Senate Ag Republicans confronted USDA Secretary Tom Vilsack over soaring farm input costs, declining profits, and overregulation during an oversight hearing Thursday. Again and again, Senate Ag Republicans raised the top issue they’re hearing about from producers and consumers—inflation.
Senate GOP leader Mitch McConnell; “One recent study from Texas A and M estimated that despite higher commodity prices, farm profits will drop by nearly 60 percent in 2022 due to these higher input costs. Since January of 2021, animal feed has increased by 43 percent, diesel fuel, 115 percent, natural gas 202 percent, fertilizer 220 percent.”
Secretary Vilsack insisted he’s doing everything he can to boost production and reduce fertilizer costs.
“We are working with farmers to make sure that they are fully aligned with the right application, the right time, the right location, the right amount. We have also provided a new risk management tool that encourages a split application of nitrogen to reduce the cost to farmers. We’re picking up the loss of productivity that may occur if they are unable to fertilize twice in a year. We also have allocated $500 million towards looking at a broad array of options in terms of how we might be able to expand fertilizer capacity in this country.”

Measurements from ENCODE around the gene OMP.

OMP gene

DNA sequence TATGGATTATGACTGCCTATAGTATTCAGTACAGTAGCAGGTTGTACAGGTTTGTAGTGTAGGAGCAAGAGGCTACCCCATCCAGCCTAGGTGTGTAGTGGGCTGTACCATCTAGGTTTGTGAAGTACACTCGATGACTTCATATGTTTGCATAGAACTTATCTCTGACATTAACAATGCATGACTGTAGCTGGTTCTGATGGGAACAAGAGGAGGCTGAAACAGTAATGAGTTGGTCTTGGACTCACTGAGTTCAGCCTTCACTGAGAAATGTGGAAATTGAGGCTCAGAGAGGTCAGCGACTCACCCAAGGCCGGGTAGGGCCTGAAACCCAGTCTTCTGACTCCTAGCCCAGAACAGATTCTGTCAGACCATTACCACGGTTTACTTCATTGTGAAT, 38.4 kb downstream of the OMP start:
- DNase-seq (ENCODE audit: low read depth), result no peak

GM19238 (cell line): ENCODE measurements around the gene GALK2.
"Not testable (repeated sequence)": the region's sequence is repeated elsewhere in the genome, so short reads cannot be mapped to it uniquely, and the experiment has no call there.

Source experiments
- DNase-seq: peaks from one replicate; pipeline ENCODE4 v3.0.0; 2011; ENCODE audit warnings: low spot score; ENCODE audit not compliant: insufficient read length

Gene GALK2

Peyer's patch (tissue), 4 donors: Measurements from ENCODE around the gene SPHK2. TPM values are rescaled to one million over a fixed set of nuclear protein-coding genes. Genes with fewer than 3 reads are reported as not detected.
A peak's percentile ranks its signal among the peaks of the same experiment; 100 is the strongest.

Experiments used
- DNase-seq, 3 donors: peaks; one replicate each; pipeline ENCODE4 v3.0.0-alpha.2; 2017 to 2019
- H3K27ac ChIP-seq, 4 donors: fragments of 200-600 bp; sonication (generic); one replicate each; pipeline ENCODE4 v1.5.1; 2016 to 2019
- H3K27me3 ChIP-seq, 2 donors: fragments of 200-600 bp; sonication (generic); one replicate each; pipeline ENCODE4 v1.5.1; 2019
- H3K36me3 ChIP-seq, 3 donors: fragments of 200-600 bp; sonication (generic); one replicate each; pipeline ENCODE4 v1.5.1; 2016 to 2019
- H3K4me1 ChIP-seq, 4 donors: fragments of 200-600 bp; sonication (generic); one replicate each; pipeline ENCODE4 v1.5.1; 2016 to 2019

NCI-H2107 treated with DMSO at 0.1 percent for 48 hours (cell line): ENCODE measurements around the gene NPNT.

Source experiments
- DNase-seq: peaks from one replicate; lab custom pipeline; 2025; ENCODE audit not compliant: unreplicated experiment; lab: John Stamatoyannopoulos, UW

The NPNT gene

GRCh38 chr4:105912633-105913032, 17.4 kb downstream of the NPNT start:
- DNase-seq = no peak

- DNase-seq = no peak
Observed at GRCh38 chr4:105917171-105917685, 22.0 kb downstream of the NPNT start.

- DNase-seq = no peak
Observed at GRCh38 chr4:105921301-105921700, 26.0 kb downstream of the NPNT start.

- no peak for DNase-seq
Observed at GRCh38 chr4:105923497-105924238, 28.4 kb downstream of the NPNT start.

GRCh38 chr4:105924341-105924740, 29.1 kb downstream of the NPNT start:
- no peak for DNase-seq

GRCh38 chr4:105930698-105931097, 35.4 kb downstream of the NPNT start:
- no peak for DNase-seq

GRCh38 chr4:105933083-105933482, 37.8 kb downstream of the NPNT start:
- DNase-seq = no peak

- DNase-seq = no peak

Vilsack also talked about CRP; “We announced the fact that, in terms of the general signup, approximately a little over one million acres that were in the program are coming out of the program. So that million acres is going to be available. Secondly, we announced an effort to try to encourage those whose acres are coming out of the program to be able to access their fields more quickly.”
Without having to wait under the rules until October to plant. Vilsack also announced another $200 million to expand meat processing and tighter proposed Packers and Stockyards rules to protect poultry producers.
Meantime, Republicans like Roger Marshall of Kansas accused Vilsack of not advocating strongly enough to EPA on administration efforts to weaken agency authority over glyphosate and favor a California law.
Marshall; “You just testified to Senator Grassley that you weren’t consulted, but now you’re saying you were being proactive.” “Basically, I have talked to the EPA about crop protection activities and products and encourage the EPA to continue to follow the science and encourage them to listen to farmers and farmers’ concerns. And, frankly, they have.”
Vilsack says he’s also urging EPA to listen to farmers as the agency implements new Waters of the U.S. rules or whatever the Supreme Court decides on WOTUS later this year.